I once read a story about a man who wrote a complex science text that totaled, with equations, graphs, and appendices, well over 1,500 pages. Lauded for his signature accomplishment, he said that in order to make sure he had enough peace to write in his home with two small children, he time shifted his day. The author slept in his basement from mid-morning to early evening, spending breakfast and dinner with his family, snoozing during regular work hours. Then, after his family went to bed, he’d go to his home office to write uninterrupted for six or seven hours. In this fashion, he wrote the first draft of his incredible tomb in only a few months.
I marvel at writers who constantly dash off fully formed thoughts and ideas, quickly turning them into plays, poetry compendiums, op-eds, novels, and witty bon mots for social media. Every last syllable is part of an astute insight or turn of phrase that causes one to reconsider their place in the universe.
Who the hell are these freaks that constantly rip shit off?
I am none of these people. Every last word is tortured and pulled from my mind like teeth. Actually, I should modify that.
News writing is a joy for me, because someone else (usually the interviewee or reported protagonist) essentially tells me what to write. They say or do things, I record it, then put it into a story. And all news stories have a simple formula that goes like this: Summation paragraph. Interesting quote or fact. Detail. Detail. Quote. Detail. Quote. Et cetera.
Oh, but what details or quotes should I use? Don’t worry about that. Just make sure they are relevant and true, and just write them down. If they don’t fit right, when you do a read through you can rearrange things.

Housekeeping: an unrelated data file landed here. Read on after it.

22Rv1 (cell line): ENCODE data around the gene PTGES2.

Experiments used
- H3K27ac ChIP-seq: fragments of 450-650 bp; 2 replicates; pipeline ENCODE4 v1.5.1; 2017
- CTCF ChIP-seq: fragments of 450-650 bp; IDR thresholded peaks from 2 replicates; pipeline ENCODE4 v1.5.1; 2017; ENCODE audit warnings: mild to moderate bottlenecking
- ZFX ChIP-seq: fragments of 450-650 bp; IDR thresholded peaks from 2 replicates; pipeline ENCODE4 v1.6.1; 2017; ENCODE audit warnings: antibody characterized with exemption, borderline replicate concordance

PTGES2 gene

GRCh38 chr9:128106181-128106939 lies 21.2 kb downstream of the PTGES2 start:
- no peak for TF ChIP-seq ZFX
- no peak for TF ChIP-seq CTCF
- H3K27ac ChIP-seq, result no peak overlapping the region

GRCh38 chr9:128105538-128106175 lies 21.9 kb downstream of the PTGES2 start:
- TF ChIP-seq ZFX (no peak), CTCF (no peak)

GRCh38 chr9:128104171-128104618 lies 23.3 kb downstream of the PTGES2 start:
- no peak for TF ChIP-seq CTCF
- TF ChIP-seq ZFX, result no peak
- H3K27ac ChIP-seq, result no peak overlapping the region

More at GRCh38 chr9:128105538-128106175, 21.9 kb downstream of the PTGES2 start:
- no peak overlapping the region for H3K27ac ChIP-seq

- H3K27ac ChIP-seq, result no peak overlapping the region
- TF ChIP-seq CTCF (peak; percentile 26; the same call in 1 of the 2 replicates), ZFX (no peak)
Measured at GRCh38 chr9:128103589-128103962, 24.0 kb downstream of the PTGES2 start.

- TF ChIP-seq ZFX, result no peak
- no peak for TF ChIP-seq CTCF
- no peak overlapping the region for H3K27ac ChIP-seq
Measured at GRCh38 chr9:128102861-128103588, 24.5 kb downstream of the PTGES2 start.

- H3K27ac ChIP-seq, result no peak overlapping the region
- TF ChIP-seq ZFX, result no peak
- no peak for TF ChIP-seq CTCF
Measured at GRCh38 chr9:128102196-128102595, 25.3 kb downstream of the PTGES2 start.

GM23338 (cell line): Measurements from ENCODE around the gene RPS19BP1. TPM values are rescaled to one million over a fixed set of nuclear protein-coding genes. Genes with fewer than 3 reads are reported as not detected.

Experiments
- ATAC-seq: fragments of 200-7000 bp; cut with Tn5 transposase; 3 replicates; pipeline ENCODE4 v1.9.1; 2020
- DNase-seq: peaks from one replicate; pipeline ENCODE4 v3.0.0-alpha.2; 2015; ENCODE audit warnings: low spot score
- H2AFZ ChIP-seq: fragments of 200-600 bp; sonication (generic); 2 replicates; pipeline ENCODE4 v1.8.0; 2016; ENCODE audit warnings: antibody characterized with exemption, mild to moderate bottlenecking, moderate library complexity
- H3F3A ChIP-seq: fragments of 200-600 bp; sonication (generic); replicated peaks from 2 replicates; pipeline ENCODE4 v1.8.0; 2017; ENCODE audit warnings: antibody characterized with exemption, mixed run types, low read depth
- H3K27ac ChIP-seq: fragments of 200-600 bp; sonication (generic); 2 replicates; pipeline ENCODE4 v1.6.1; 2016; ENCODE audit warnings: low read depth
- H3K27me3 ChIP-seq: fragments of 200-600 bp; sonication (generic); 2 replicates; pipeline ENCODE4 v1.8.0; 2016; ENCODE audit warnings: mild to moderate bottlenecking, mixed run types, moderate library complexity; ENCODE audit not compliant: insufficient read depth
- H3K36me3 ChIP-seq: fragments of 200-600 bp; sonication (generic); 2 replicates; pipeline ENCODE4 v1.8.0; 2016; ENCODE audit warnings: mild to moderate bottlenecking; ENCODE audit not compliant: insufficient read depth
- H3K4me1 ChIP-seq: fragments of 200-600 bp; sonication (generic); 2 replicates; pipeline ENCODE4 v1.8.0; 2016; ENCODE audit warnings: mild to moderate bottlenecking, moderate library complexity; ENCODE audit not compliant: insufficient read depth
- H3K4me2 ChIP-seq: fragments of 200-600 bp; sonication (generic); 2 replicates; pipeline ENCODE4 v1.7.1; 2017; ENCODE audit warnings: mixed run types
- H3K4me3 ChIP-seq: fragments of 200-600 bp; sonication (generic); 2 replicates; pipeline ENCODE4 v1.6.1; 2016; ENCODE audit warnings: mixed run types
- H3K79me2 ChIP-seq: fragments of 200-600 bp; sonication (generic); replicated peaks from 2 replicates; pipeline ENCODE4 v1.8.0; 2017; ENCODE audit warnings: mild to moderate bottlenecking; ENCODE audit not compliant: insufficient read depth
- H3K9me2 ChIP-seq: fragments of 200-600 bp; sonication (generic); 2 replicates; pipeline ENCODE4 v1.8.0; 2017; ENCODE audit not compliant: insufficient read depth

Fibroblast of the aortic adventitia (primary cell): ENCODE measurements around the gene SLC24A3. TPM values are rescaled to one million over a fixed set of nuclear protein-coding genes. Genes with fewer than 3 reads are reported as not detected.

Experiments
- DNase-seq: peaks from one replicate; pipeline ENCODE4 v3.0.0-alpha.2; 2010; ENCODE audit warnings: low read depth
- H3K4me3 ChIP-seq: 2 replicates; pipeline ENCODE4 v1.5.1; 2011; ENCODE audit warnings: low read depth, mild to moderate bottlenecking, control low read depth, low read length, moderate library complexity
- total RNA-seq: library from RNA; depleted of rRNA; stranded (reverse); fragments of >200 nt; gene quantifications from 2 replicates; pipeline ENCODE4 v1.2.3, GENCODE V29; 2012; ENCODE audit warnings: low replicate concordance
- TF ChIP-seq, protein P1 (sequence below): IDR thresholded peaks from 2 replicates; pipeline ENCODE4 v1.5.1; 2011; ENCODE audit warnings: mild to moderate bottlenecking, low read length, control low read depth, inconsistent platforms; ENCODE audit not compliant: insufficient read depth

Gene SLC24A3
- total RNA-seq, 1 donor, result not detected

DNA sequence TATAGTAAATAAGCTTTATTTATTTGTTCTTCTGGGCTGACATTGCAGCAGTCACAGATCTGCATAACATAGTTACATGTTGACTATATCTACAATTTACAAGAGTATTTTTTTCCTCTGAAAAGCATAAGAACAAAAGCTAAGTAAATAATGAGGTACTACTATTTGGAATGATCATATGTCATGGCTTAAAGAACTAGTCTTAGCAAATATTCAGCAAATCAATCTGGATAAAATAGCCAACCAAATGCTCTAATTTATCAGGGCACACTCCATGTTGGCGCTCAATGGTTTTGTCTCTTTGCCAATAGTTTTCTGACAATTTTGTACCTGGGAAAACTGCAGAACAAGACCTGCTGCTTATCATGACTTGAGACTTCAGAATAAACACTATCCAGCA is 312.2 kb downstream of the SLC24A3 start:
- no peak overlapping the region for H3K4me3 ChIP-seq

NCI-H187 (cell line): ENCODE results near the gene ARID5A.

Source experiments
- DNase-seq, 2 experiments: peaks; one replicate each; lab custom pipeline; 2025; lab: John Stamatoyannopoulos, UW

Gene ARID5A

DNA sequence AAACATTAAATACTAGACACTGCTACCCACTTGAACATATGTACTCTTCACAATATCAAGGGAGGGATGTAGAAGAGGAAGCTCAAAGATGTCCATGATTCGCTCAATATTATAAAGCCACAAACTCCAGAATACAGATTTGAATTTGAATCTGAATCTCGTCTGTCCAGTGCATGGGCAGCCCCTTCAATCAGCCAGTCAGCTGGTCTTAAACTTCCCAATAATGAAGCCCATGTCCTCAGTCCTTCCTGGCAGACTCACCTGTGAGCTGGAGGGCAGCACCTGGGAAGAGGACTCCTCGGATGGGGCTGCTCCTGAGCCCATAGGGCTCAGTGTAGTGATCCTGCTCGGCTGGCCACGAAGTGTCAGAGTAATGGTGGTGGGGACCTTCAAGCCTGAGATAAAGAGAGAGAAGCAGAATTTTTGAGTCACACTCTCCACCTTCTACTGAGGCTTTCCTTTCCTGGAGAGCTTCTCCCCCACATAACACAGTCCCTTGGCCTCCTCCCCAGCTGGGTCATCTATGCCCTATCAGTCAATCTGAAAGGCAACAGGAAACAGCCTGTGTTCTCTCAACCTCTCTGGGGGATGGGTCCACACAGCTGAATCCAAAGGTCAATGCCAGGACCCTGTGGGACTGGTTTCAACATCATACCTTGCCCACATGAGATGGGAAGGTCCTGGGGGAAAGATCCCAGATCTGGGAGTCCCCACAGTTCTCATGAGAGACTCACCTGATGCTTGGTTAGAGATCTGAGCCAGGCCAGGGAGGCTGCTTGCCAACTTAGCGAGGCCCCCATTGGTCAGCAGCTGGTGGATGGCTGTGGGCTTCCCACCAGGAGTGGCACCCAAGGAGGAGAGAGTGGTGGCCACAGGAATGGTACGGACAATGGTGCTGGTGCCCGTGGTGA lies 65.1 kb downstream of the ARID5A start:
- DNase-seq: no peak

With enough practice, news writing is not so much of an art as it is just assembly. Like putting together Ikea furniture. I didn’t decide what kind of furniture to put together, somebody else gives me the instructions.
Ah! But what about slant! What about when you favor one viewpoint over another?
It’s true, some reporters do that, but it ends up like putting together Ikea furniture with a part missing. It may look like a chair, but as soon as someone sits in it, it becomes obvious that it’s not a very good chair, or it looks a bit off.
That’s how I feel about my news stories. You need to be able to read it, consider it, and then feel like you learned enough so you can form your own viewpoint without feeling pushed.
But what about when you focus on one topic at the cost of another? Isn’t that slant?
I don’t think so. I think that’s merely the limitation of the human mind: You can only pay attention to so many things. While some minds focus too much on one thing, I think of that less as intentional and more as just dull. Ideas flower from interaction with unfamiliar concepts, forcing new perspectives.
Even as I write this, and now reread the last paragraph, I am struggling with this idea – I’m not wholly convinced by myself.
I have to think about this more.
I like to think that my parents blessed me with two important features. My father endowed me with a general suspicion of assured people. “Are you sure?” he would ask me, drawing out the last word. That question stays with me everywhere I go.
My mother, a fierce intellectual and every other kind of thing you could be fierce at, bestowed upon me strong ideas held loosely. “Be prepared to make your argument,” she would tell me. But then, if she were wrong, she’d give up the ghost and move on to the next thing with no shame or delay.
These traits make me a good news reporter I suppose, since I’m always looking for clear thinking and unassailable ideas. I can always write a new news story the next day, with better information. But these are terrible qualities for an opinion writer, since I can barely get more than four paragraphs down before I begin to wonder what kind of shit I’ve just smeared on the page.
This last month I’ve started and halted on no less than five blog entries, each arrested by my own bullshit detector. “This is garbage!” I’d think, and then stop before going on any further.
Hey look! I think I finally wrote something. Let’s call this finished.